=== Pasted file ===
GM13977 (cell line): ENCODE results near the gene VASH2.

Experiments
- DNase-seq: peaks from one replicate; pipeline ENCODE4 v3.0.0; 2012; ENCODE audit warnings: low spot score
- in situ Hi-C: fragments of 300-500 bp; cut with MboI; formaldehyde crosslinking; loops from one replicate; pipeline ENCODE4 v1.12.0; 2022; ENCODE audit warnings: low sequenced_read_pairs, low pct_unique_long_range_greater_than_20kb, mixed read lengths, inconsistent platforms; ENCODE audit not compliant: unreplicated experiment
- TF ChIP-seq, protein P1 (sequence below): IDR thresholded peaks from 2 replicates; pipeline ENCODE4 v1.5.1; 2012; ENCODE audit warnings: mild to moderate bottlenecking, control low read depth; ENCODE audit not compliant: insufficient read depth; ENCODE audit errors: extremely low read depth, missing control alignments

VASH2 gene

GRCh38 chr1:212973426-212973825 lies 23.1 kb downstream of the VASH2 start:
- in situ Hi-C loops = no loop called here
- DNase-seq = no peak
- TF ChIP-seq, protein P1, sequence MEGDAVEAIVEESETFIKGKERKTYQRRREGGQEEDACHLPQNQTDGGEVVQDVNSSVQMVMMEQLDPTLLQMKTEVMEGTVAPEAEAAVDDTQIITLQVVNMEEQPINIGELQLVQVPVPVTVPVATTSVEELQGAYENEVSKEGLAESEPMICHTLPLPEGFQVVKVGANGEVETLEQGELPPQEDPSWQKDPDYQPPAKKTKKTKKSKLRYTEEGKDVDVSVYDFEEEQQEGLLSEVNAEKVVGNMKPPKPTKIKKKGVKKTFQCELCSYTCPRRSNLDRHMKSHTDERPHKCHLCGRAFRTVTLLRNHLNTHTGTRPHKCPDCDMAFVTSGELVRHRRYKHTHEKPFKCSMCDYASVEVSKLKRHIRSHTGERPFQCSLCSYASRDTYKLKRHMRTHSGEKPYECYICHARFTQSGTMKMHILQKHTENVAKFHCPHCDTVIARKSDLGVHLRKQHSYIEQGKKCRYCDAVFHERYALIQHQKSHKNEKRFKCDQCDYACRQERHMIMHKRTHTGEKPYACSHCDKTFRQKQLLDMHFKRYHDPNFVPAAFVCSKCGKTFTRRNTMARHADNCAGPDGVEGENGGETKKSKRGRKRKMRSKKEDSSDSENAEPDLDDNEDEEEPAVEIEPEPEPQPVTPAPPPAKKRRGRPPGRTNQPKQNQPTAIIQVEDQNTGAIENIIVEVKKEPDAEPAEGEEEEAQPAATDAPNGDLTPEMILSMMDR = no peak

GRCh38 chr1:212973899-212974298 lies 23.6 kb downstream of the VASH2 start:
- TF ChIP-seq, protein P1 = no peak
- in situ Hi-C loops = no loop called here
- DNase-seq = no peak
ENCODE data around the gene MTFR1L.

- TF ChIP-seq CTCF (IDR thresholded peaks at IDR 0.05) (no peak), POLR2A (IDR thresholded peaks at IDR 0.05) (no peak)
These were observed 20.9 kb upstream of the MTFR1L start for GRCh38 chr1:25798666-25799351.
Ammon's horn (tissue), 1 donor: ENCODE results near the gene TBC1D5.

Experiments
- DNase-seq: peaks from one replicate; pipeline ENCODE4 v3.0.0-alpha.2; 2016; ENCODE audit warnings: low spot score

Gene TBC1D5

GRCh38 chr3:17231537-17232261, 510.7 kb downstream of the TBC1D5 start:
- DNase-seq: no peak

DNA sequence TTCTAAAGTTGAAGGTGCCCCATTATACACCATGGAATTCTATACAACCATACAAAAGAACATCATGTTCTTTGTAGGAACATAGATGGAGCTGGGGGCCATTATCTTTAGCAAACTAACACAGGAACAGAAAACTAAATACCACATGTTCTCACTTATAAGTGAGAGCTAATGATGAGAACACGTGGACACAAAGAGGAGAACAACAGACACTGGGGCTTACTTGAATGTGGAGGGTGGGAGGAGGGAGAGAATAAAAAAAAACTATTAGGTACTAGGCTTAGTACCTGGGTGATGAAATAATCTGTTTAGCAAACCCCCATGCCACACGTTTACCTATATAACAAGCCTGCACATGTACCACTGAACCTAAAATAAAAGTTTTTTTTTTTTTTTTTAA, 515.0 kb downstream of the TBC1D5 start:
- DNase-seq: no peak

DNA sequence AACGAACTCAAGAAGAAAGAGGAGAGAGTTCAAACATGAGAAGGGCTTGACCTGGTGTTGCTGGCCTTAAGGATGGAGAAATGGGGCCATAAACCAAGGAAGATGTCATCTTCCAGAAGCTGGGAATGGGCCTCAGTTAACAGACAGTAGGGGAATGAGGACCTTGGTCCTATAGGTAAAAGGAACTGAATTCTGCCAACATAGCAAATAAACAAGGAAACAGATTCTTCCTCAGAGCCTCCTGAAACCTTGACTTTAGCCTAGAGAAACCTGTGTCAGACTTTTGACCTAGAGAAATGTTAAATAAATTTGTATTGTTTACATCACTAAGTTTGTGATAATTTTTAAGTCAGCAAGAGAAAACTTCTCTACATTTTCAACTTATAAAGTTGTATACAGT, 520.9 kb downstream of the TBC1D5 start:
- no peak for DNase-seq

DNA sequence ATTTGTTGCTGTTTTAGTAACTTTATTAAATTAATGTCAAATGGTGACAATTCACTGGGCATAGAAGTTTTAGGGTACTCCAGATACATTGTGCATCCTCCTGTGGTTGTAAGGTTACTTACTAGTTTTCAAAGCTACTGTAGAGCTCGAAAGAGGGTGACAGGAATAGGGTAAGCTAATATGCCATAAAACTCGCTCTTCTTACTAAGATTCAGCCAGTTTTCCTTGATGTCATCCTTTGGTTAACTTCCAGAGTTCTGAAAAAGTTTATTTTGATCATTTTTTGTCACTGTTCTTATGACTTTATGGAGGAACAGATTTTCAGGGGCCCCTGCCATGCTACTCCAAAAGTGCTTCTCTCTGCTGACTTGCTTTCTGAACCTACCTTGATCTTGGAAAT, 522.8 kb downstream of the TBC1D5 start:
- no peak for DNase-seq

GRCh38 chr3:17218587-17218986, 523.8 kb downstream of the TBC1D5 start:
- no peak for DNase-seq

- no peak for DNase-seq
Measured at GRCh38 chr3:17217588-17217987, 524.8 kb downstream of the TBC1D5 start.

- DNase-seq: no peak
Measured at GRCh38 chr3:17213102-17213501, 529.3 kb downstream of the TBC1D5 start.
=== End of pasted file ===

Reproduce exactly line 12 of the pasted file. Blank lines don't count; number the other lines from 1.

- TF ChIP-seq, protein P1 = no peak